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Drug Shows Promise Preventing Periodontal Bone Loss

November 30, 2006

As periodontal disease worsens around a tooth, the challenge is to stop the inflammation of the gums, or gingiva, before underlying bone erodes.  “Challenge” being the operative word.  The reason is the tough-to-treat gram negative bacteria that colonize the periodontal lesion are studded with chain-like surface molecules called lipopolysaccharides (LPS) that incite immune cells to initiate further inflammation and ultimately a complex biochemical cascade that leads to bone erosion.   

But in recent years, basic researchers have identified a promising molecular master switch within immune cells that, if blocked from activation, has the potential to reduce the inflammation and/or bone loss of advanced periodontal disease.  The switch is a cytoplasmic protein called p38 mitogen activated protein kinase that controls an internal biochemical pathway which, once turned on, generates a proinflammatory response.  As published online on October 13 in the Journal of Pharmacology and Experimental Therapeutics, NIDCR grantees report proof of principle success with an orally active p38 inhibitor in treating advanced periodontal disease.  The drug SD-282 provided “significant protection” from LPS-induced bone loss over an eight-week period in rats with tooth sockets that are susceptible to erosion and whose gingival lesions had stimulated LPS from Aggregatibacter actinomycetemcomitans, a gram negative oral bacterium that is strongly associated with periodontal disease.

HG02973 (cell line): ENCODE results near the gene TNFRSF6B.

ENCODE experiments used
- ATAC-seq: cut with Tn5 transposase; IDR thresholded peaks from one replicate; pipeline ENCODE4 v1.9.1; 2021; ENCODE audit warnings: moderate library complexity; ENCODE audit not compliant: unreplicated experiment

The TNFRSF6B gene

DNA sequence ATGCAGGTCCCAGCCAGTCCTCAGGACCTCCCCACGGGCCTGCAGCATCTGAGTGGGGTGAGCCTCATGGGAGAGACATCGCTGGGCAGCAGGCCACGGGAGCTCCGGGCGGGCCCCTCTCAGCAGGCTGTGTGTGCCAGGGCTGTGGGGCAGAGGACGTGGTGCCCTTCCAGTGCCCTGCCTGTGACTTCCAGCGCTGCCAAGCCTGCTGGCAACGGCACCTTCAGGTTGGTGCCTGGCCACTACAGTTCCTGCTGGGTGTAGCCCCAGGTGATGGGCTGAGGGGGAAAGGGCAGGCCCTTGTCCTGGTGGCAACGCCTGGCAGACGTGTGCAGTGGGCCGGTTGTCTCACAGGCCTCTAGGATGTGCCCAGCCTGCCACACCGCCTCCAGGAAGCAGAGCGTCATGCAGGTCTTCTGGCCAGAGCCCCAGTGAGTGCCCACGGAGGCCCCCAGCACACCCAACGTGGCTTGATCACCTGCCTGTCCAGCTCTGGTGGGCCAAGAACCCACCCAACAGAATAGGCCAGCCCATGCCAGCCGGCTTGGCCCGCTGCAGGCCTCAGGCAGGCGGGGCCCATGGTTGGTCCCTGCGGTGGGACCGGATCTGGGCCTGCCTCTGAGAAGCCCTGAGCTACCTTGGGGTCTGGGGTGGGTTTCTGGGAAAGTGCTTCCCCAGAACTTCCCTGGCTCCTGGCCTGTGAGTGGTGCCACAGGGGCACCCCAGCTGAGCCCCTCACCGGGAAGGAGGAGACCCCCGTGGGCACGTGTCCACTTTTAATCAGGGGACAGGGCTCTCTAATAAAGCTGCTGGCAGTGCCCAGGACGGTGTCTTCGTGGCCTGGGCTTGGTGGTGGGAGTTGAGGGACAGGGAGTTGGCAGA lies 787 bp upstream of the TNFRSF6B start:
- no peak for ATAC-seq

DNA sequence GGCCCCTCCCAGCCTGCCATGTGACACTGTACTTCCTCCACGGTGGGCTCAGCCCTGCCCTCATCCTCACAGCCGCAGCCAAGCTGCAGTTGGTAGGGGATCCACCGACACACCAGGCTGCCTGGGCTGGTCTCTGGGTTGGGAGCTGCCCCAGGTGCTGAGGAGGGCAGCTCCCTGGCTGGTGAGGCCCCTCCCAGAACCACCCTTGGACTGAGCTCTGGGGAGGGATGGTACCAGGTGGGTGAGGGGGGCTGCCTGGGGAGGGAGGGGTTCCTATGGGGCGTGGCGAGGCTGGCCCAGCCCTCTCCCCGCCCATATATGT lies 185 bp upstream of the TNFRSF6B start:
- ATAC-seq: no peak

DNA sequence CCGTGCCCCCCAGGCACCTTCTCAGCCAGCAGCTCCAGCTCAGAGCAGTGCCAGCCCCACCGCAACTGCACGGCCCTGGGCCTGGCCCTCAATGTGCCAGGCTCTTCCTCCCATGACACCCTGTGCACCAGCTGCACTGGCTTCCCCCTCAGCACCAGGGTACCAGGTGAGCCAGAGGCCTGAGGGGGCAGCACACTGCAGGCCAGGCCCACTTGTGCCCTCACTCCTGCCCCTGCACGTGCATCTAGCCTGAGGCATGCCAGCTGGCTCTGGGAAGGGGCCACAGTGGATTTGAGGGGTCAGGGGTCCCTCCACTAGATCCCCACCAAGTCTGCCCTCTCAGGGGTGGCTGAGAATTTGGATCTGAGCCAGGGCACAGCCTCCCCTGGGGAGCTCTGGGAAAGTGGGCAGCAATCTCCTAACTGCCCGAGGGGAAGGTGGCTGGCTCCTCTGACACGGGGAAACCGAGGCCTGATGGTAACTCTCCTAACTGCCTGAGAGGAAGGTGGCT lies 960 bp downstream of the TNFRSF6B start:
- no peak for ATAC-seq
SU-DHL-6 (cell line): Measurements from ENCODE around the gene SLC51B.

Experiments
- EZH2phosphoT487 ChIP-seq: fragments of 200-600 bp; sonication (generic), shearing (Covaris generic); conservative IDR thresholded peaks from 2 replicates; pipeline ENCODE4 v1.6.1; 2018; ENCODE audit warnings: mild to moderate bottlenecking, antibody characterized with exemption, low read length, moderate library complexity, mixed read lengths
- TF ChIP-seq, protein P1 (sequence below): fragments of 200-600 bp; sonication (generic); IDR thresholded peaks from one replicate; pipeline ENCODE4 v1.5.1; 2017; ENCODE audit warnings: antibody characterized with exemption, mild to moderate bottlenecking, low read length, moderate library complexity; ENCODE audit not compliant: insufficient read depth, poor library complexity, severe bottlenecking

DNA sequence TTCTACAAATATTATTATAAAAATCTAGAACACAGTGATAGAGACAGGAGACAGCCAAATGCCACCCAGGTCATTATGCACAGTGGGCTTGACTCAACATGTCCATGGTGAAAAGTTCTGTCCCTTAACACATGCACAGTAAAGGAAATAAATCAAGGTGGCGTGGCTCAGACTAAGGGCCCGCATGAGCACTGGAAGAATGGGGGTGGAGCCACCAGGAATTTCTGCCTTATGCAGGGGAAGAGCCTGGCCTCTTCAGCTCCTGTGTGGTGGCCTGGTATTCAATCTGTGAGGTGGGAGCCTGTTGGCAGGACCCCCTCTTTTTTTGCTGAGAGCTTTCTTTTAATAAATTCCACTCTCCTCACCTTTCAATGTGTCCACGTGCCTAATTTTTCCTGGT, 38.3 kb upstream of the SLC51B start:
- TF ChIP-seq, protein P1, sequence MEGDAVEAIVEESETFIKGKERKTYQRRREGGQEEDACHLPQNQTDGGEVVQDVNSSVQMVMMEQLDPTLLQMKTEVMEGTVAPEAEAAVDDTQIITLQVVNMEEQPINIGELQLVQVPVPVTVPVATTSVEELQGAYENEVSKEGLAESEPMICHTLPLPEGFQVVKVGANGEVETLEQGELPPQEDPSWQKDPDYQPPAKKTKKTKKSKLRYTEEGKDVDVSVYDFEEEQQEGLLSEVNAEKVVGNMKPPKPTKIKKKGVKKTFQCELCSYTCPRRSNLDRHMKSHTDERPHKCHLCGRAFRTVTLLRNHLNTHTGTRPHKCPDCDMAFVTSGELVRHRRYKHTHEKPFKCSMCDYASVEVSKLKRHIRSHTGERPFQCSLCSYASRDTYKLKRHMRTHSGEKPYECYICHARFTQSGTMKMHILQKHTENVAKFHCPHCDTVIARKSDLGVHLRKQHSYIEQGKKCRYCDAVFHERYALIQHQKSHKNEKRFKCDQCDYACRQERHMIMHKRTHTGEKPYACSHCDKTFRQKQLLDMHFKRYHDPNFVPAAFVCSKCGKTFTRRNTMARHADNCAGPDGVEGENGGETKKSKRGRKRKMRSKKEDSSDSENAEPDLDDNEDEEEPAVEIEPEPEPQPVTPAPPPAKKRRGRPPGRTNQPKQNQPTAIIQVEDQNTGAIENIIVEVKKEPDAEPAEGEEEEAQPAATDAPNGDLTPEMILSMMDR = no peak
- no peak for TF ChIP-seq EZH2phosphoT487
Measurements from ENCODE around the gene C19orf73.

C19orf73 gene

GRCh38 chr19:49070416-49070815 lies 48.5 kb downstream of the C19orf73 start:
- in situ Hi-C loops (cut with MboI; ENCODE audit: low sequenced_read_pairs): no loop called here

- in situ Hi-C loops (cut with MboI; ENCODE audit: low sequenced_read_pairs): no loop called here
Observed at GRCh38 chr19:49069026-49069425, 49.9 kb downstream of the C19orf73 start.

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This page last updated: February 26, 2014